Certain spaces of the Arc were designed as television backdrops for the presidential proclamations contained in the Emergency Action Papers (EAPs), a collection of legal documents kept always at hand that would amount to the declaration of martial law after a national disaster (pp. 156-162). Krugler could have made more of the continuity of government paradoxes that he describes. In the aftermath of nuclear war, the emergency broadcast of a presidential proclamation would have been reminiscent of the requiremento read in Spanish by the conquistadors, when they claimed the land from supposedly awed Native Americans: legal language read into a vacuum. Who would be listening to the president? Would they care or understand what he said? Or more broadly, what does it mean to plan for continuity of government over a citizenry that may no longer exist, or at the very least exists under rather different circumstances? One is struck that the EAPs would have made use of the frameworks of democratic institutions to delegitimize democracy itself.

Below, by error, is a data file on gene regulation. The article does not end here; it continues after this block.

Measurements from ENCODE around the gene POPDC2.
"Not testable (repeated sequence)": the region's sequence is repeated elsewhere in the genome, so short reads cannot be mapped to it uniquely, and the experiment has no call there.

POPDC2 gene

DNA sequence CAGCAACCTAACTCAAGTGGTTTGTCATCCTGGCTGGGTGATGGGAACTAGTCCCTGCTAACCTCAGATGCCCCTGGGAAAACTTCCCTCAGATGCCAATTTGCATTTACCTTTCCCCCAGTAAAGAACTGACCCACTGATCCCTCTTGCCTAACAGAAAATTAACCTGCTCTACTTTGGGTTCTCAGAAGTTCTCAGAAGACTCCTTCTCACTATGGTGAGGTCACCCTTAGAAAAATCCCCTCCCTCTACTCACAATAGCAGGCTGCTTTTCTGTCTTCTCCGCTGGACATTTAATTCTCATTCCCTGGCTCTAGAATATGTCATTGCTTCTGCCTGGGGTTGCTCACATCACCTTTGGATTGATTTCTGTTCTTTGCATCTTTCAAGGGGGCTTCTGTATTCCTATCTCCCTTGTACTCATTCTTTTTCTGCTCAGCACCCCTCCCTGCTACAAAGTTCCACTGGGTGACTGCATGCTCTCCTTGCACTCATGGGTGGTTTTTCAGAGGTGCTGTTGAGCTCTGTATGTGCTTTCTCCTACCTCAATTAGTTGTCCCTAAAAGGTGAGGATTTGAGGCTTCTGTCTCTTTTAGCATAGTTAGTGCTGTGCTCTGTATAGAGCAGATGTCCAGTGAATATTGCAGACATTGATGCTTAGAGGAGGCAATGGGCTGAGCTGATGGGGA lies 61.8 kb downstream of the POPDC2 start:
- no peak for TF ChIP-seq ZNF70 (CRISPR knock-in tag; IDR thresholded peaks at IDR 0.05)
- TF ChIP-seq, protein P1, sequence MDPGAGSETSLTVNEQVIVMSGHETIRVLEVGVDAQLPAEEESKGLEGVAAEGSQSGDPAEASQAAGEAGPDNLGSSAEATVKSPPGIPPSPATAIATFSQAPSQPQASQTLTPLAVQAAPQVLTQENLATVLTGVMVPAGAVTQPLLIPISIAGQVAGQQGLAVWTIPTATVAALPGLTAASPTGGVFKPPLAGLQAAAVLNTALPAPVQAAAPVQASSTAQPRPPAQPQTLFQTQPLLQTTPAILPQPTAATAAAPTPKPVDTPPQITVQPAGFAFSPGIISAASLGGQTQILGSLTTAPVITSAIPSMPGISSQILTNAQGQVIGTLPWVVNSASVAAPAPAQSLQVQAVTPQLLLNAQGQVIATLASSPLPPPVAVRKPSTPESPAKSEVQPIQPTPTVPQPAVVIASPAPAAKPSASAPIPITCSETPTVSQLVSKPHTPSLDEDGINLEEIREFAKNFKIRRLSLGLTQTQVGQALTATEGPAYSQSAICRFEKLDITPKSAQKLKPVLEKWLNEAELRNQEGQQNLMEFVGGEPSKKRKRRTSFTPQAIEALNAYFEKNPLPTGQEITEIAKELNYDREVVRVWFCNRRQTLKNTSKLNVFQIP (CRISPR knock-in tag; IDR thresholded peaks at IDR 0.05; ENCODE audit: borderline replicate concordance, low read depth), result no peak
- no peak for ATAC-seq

Except for a brief section exploring the failure of civil defense with politicians and the public, the author seems uninterested in the broader questions of what all his facts mean for U.S. society and history, which is another way of saying that the book often bogs down in archival details. How are we to respond to an eight-page description of the White House bomb shelter renovation (pp. 68-75) that gives us the name of the general contractor and the budget of every item, down to the $1168.39 for folding chairs and tables? As an architectural historian, even I fail to see the point of reporting all this detail about construction unless there is some significance to the book's larger argument. Since Krugler's paragraphs, sections, and chapters often lack conclusions, he does not help us see the point, and many parts of the book seem like a listing of information.